Mycroft knows when a penny drops in Whitehall. He knows who's said what to whom, and where. And in which smoky rooms the scandals are happening and where they're being glossed over. He knows more underground and invisible agencies than most civilians know their above-board politicians. Mycroft has toured the Torchwood facility at Cardiff (had a few things to say on workplace conduct, and only chuckled derisively when Captain Jack attempted an innuendo), and had even gone overnight to their base in America to smooth a little something over at Area 51. Nothing he liked to brag about, naturally, these weren't the sort of things you tended to brag about (out loud, at least; a few of the men at the Diogenes were in it with him, and they could laugh about escaped aliens over a good cigar in a room with drawn blinds all they wanted).

It seemed that Mycroft Holmes knew the movements of everyone and everything in Britain, and in Europe at large. So it was frankly alarming when a man appeared in his office at the club with no proper warning.

Mycroft, however, hardly spares the stranger a glance. "The Doctor, isn't it?" he asks, his eyes on the bowtie. "The Stetson is a marked improvement over that garish thing you wore to the service."

"Just call it a wedding," the Doctor replies, sauntering slowly into the office. "We all do."

"And how is my younger brother?" Mycroft asks, raising eyebrows in the Timelord's direction. "Not too much of a nuisance, I hope. I would hate to have to clean up his messes in other times as well as this one."

The Doctor doesn't laugh. In fact, the man's normally expressive face seems locked up and horribly tight. He's most definitely not smiling. Hands in the pockets of his long coat, he utters a sigh before he comes to rest in front of Mycroft's desk.

"I hear you're the man to come to when you need a favor," the Doctor says lowly.

"I don't do the washing, if that's what you're after," Mycroft replies, eying the Doctor up and down with a tut at the state of his travel-worn clothes.

The Doctor straightened slightly, proudly. Adjusted his lapels, and began again. "I need you to... talk to Sherlock for me."

"If he would allow me." Mycroft nearly breaks his stoicism to smirk in a condescending way.

"He'll allow you," the Doctor cuts in, "if you say you have something from me. Which you will. If you'd be quiet for just a minute." Shakes his head, leans one hand on the desk. "Is obstinacy hereditary?"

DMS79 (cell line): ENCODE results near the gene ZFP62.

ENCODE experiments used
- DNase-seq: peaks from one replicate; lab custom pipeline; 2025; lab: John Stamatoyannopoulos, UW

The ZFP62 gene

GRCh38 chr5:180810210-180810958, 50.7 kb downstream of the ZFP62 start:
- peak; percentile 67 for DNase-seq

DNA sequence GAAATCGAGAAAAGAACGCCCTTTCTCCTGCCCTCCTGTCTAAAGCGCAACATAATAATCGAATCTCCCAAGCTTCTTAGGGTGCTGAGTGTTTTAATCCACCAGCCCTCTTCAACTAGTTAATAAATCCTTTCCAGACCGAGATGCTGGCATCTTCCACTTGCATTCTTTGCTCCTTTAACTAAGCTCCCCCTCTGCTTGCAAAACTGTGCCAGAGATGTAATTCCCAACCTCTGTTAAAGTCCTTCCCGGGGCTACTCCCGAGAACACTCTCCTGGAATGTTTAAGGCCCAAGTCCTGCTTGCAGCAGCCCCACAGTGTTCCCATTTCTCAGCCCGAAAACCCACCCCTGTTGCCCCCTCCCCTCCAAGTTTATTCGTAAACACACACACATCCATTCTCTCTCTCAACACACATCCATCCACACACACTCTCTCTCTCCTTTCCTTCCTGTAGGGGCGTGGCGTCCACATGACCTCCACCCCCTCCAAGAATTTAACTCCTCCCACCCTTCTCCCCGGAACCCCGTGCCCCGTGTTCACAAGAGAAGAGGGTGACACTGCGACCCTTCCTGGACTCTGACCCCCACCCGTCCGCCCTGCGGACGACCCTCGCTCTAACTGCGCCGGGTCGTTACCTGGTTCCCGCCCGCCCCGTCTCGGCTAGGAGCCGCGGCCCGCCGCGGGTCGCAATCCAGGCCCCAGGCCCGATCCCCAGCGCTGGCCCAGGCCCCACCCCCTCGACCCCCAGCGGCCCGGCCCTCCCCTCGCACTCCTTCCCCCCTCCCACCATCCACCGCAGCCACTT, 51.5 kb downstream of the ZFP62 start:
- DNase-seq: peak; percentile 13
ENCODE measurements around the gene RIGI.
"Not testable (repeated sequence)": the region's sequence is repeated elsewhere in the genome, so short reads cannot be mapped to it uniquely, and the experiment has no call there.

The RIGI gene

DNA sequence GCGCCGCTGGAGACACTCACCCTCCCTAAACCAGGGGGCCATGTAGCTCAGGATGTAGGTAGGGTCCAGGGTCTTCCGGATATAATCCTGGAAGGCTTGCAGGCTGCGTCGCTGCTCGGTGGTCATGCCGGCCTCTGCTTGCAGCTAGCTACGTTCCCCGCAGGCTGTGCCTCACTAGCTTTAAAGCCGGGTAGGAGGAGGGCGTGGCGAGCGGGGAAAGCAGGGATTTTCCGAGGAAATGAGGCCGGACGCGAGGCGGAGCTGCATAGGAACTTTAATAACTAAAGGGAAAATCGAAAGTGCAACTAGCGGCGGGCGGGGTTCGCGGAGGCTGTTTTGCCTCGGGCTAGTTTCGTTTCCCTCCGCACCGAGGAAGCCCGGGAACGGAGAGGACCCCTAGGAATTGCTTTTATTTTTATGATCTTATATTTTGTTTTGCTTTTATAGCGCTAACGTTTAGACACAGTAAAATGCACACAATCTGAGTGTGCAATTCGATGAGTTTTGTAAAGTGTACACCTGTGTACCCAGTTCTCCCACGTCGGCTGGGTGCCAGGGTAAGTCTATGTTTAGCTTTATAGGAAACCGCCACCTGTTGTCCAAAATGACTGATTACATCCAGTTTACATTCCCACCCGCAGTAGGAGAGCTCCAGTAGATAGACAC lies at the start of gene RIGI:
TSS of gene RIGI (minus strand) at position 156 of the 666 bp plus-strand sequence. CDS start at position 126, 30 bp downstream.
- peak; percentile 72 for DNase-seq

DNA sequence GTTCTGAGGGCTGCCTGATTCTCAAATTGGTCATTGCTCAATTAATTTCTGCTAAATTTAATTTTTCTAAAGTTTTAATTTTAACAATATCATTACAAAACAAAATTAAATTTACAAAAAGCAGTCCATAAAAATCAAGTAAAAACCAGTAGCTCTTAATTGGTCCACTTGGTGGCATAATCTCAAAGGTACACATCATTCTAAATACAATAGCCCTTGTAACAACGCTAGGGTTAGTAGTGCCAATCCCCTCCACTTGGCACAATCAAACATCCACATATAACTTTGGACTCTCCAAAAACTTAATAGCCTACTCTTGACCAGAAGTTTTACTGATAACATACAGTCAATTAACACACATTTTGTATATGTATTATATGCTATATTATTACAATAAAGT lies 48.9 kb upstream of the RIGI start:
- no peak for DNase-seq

"Sometimes I wonder," Mycroft supplies, and he begins to leaf through the nearest file.

"All right, listen," the Doctor says. "There are certain... unavoidable things in everyone's lives. Like growing up, and baths, and well, dying."

This gets Mycroft's attention. "Is something wrong with Sherlock?"

"No, no," the Doctor says quickly. "No, he's fine, I'm sure. It's my problem, really."

Mycroft pins the Doctor under a startlingly familiar gaze. He finally finds Mycroft's full attention on him, and he realizes why the man refuses to use it too much—it's jarring to feel the full weight of deduction slam him in the chest without warning.

"Why won't you see Sherlock, if you're so intent on dying, Doctor?" Mycroft drawls, and he returns to his work as if he hadn't just read the entire situation from the Timelord.

"It's not that I don't want to see him," the Doctor says quickly, dropping his eyes. "Nothing would be better right now than a sit with the boys in front of the fire with a tin of biscuits and maybe a hug if John's not too busy, but no. I can't see them because... goodbyes are very, very hard. And I couldn't stand to see the look on either of their faces when I have to say it."

Mycroft utters a noise that may have been a dry laugh. "You have a problem with stubbornness all your own, Doctor."

"I do not," the Timelord protests.

"So, you want me to take your farewells to Baker Street for you." Mycroft says—it's not a question, Mycroft hardly has to ask questions of anyone.

"Please," the Doctor says with a horrible, defeated tone of voice. "And. And, if you don't mind." He reaches into his coat, and when his hand reappears, there's a dark blue envelope in his hand. "It's for both of them. And if you do read it, be nice and seal it up again when you're done, Mycroft."

"Naturally," the man behind the desk says with a false smirk. He takes the proffered envelope and gives it a quick once-over. And, when he returns his gaze level to the space across the desk, the Timelord has gone. Completely vanished, leaving only the sound of the TARDIS dematerializing into the vortex behind him.

Mycroft shakes his head, and he breaks the seal on the envelope.

AN: written during a livewrite (in which I open up a googledoc and folks can watch me write or join in the fun) when people kept correcting my grammar. This is partially thanks to trulybliss on tumblr, who said I hadn't done enough Mycroft. This is for you, blissy! As always, thanks for reading, leave us some love, and don't forget to STAY AWESOME!